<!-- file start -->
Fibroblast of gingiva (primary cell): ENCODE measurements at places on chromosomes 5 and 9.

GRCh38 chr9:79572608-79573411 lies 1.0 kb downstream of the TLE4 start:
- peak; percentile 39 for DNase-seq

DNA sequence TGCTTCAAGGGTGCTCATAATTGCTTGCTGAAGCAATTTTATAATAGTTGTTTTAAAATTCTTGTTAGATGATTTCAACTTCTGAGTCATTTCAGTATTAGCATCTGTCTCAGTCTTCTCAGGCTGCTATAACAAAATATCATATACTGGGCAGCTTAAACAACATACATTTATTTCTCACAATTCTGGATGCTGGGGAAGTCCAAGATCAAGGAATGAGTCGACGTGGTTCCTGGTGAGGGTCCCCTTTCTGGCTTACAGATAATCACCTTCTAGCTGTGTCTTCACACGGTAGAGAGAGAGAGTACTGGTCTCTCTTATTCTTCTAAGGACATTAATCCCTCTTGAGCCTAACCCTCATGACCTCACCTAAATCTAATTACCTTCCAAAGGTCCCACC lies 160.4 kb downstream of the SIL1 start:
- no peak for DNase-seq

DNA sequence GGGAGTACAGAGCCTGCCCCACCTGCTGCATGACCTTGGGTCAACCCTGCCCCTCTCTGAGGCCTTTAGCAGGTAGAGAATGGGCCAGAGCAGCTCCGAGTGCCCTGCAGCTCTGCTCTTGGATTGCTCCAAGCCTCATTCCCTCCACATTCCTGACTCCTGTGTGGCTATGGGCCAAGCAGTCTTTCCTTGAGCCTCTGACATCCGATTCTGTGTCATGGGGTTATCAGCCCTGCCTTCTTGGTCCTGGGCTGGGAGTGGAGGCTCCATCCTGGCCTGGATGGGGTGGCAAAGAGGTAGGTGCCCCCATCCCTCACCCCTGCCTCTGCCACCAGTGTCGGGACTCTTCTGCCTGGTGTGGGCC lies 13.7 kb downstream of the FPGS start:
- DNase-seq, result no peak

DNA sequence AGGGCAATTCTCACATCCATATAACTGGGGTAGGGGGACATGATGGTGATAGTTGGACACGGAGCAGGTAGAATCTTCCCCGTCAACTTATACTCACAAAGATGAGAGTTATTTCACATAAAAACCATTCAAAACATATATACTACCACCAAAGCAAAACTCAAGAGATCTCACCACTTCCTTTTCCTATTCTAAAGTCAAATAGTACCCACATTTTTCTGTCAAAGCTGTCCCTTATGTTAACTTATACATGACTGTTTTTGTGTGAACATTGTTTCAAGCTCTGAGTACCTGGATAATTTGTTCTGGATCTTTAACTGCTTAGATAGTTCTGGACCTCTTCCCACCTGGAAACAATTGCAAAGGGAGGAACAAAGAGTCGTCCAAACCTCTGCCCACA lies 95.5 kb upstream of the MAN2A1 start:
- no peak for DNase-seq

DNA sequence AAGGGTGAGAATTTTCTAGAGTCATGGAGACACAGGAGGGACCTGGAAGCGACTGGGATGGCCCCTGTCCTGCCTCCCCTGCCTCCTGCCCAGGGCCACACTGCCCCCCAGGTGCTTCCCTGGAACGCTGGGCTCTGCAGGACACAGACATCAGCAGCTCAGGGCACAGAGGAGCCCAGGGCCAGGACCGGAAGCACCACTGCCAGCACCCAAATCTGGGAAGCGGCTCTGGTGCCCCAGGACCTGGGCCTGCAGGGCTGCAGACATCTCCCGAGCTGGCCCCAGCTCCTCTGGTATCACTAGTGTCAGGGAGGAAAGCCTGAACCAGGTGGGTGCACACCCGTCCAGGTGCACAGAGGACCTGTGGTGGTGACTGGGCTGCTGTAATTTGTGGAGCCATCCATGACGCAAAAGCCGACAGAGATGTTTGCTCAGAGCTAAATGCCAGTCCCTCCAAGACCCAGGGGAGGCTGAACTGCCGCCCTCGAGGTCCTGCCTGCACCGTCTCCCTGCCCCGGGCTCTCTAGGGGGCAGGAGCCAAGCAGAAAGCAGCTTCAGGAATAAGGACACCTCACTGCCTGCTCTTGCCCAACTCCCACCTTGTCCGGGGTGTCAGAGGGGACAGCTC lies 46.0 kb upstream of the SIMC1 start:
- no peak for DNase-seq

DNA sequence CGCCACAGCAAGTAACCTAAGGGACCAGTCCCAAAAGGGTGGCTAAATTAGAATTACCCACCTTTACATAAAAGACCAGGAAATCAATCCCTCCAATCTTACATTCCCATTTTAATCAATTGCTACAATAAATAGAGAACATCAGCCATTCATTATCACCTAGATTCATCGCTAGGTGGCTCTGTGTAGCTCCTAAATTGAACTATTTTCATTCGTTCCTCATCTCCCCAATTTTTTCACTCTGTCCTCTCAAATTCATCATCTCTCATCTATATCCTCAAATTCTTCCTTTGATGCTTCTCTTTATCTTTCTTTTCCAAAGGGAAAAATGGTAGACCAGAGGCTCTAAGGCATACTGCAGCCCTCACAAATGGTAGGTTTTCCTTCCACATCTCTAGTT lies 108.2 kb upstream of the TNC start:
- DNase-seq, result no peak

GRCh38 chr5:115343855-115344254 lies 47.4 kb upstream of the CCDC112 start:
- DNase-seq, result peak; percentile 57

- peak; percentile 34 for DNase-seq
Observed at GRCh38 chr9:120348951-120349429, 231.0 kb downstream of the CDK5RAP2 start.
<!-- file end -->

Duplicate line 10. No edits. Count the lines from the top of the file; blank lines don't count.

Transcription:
DNA sequence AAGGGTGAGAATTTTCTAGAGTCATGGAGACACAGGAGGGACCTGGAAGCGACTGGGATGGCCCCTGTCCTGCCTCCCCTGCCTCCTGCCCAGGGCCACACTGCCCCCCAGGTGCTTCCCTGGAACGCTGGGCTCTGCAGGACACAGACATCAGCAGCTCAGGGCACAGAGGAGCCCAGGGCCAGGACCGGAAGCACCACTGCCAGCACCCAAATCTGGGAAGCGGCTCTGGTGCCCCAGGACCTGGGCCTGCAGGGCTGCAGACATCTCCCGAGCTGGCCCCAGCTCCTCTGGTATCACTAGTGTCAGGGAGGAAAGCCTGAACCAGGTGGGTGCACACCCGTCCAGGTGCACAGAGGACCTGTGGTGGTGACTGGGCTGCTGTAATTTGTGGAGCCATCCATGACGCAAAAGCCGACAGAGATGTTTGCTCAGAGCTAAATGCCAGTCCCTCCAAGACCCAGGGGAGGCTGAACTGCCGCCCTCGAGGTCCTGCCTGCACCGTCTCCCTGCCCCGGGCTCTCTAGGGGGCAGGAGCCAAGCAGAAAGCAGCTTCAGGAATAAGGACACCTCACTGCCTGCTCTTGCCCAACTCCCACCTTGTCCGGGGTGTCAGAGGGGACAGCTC lies 46.0 kb upstream of the SIMC1 start: